Jen Lund speaking at October meeting CCBA Overwintering Strategies recording,
May 5: Zoom Meeting – Pat Hurley, Mite treatments in Maine Beekeeping.
Pat just finished up his senior thesis on mite treatments in Maine beekeeping that involves a research project with Lincoln Sennett, Maine beekeeping survey results, and some outreach to other bee clubs in Maine. He is happy to share his research, as the whole goal was to be involved with the Maine beekeeping community.
Apr 7: Zoom Meeting – Thalassa Raasch spoke about Rooftop Beekeeping
Apr 7: No physical meeting due to Pandemic.
Mar 3: Erin Forbes
Feb 4: Neal Kober of Betterbee and Humble Abodes. Comb Honey
Jan 7: Potluck, Election of Officers, Q & A
Dec 3: — cancelled due to the weather rescheduled to January 7, 2020
Nov 5: Chris Rogers will discuss getting the most out of your apiary with value added products.
Oct 1: Duane Choquette, Northern Beekeeping: Non-traditional Tips and Tactics for dealing with Winter.
Mr. Choquette is a biologist who works as an environmental consultant here in Scarborough. In this role he is responsible for a wide variety of biological field survey efforts ranging from wetland delineations and rare species surveys, to vegetation mapping and resource assessments. His duties include impact studies for natural resources, such as water quality of streams and rivers, sensitive habitats such as vernal pools and wetlands, wildlife habitat evaluation, rare plant and animal surveys, construction monitoring, and preparation of wetland/wildlife mitigation plans and permitting tasks on the local, State and Federal level. Mr Choquette is also responsible for permit compliance for rare, threatened, and endangered species related impacts, invasive species control, vegetation removal and overall compliance with permit conditions. He has worked on projects throughout the Northeast and Northcentral United states, from Maine to Maryland.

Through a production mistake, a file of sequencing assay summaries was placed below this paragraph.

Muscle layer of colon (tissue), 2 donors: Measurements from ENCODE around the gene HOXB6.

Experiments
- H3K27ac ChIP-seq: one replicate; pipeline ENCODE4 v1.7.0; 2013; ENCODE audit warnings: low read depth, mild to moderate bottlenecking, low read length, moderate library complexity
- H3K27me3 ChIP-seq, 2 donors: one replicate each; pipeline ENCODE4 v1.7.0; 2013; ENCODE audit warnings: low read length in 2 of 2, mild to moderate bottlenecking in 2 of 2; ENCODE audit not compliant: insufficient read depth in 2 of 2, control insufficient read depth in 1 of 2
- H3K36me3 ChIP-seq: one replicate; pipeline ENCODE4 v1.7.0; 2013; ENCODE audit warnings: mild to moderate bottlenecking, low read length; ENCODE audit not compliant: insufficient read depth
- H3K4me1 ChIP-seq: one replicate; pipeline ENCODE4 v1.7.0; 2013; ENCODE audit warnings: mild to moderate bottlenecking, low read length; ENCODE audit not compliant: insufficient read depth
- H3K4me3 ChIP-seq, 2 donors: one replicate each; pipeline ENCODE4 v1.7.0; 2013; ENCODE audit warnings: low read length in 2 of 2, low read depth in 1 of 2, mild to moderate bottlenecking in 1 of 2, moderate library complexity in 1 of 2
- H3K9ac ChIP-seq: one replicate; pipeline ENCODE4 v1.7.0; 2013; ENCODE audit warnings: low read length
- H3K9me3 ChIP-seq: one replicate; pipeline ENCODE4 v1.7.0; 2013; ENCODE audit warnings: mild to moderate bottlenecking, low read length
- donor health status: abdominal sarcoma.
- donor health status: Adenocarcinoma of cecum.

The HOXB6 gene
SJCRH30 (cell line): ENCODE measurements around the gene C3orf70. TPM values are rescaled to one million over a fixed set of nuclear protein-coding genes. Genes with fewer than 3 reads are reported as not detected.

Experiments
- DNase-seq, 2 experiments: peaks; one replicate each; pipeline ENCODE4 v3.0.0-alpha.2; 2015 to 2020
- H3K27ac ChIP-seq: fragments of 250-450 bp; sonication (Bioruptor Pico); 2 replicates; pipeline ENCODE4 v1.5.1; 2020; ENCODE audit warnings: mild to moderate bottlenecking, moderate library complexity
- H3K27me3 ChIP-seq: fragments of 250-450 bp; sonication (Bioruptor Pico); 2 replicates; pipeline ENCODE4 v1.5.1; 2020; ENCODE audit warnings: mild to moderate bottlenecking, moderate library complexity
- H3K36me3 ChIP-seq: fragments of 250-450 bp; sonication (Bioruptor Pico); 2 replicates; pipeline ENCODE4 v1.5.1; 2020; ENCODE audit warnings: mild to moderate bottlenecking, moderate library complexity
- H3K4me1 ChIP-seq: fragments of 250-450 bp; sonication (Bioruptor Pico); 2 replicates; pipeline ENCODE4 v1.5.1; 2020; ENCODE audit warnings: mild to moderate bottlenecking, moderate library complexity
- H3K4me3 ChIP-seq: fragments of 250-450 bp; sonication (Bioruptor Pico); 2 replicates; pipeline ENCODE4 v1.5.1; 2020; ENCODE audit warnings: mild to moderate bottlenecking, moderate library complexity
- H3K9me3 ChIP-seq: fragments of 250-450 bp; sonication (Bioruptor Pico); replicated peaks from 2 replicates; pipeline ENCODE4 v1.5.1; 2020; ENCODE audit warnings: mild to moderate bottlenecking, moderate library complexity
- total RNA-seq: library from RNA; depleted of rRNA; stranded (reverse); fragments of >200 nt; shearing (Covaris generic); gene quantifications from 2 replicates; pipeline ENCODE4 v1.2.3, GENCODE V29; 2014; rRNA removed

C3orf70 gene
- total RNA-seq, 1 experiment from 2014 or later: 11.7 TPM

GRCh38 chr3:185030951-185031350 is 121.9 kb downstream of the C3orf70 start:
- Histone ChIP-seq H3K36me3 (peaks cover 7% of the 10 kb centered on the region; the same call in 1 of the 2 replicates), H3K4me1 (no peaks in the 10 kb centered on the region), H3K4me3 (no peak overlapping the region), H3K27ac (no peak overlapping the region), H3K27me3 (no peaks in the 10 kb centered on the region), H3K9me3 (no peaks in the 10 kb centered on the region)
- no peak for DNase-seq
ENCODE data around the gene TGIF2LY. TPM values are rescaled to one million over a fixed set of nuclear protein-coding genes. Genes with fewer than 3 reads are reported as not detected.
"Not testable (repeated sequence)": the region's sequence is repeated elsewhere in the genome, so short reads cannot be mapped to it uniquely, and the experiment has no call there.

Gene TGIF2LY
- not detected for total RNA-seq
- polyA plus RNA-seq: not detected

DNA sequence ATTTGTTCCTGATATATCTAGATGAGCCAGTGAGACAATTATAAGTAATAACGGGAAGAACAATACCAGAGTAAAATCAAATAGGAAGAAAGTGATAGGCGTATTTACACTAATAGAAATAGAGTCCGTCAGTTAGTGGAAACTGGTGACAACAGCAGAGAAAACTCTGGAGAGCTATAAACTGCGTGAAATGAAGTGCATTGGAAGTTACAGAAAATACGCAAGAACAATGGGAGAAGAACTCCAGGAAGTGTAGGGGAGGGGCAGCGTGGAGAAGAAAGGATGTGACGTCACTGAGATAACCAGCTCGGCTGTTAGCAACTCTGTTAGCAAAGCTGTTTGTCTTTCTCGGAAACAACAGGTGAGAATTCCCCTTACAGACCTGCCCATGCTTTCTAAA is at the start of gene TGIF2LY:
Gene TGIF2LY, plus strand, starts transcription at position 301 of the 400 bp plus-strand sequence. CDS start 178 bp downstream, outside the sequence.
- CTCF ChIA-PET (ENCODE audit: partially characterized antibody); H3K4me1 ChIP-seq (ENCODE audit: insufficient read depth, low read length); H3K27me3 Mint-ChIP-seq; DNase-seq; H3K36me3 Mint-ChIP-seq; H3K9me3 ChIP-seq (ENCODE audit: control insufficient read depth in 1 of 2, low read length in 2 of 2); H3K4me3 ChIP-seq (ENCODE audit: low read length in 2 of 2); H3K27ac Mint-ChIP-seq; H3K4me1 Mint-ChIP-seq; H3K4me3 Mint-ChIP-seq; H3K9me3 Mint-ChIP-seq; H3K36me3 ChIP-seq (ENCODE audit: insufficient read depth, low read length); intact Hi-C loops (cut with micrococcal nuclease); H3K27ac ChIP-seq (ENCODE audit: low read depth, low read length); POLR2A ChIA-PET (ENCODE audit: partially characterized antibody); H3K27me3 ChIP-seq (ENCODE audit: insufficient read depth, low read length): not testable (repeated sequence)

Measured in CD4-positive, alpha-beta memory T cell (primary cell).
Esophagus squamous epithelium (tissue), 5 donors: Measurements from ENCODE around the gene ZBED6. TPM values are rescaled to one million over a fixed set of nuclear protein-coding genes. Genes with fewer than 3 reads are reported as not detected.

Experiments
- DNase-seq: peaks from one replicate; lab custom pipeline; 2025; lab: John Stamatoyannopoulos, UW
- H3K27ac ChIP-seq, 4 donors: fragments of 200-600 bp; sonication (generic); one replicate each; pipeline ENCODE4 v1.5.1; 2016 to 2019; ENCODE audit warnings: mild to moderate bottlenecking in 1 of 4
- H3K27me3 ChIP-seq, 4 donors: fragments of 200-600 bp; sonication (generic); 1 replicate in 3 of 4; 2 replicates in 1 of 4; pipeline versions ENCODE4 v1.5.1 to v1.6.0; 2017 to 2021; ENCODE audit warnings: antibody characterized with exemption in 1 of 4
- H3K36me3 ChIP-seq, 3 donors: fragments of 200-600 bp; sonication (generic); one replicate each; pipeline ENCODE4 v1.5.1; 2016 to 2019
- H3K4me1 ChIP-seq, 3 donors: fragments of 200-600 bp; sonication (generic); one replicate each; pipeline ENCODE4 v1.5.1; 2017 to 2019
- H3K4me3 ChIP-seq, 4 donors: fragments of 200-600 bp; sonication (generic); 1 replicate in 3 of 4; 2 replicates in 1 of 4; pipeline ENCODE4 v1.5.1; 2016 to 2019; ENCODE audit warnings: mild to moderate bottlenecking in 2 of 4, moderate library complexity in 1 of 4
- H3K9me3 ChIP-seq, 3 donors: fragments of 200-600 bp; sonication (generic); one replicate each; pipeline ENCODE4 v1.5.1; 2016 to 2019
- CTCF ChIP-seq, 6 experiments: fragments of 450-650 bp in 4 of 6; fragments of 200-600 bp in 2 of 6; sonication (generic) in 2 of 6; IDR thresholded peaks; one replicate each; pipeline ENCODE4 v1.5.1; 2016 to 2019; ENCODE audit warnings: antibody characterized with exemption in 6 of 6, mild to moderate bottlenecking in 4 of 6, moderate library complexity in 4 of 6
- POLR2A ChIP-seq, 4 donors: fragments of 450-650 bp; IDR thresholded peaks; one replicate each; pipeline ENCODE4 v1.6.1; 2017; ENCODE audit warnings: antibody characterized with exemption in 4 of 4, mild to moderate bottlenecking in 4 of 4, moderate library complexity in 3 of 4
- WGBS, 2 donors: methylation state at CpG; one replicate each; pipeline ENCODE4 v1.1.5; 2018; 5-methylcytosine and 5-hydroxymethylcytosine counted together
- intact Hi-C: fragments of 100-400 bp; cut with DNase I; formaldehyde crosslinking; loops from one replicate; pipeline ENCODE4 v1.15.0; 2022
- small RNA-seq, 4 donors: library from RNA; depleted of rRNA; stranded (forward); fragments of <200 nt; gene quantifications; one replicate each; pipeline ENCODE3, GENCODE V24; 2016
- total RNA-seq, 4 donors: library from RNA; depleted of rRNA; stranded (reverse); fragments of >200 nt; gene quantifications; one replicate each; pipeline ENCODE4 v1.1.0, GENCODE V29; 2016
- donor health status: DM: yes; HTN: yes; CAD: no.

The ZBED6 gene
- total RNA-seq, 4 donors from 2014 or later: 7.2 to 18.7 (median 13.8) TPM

Sept 3: Keith Kettelhut, Frames Frames & Frames. Your questions answered about Frames. Plastic, Foundationless, Wired, Pinned. To include demonstrations and examples.
May 7: Mike McNally, who will tell us about the connections between honey bees and fungi. His talk is titled “The Good, The Bad and The Ugly.” It is about honey bee and mushroom/fungi interactions and current research trends on these areas.
April 2: Carla Essenberg, a biology professor at Bates who studies bee behavior
March 5: No Speaker, Social meet and greet. All are welcome
Feb 5: Erin MacGregor Forbes, Slovenian Hives
Dec 4: Potluck
Nov 6: Jonathan Mitschele, Twin Four frame Nucleus hives and his Oxalic acid vaporizer
Oct 2: Al Borzelli, How to be Successful at Beekeeping. Mite and swarm control. Q&A to follow!
May 1: Richard McLaughlin, President of the MSBA: Using oxalic acid drenches to treat mites
April 3: Jennifer Lund, state apiarist: Hive autopsy
March 6: Karen Thurlow, Master Beekeeper: Making splits
May 2: Karen Thurlow, Master Beekeeper: splits and replacement queens
April 4: Sandra Mitchell: new veterinary and medication regulations
March 7: Jennifer Lund, state apiarist: bee pests and disease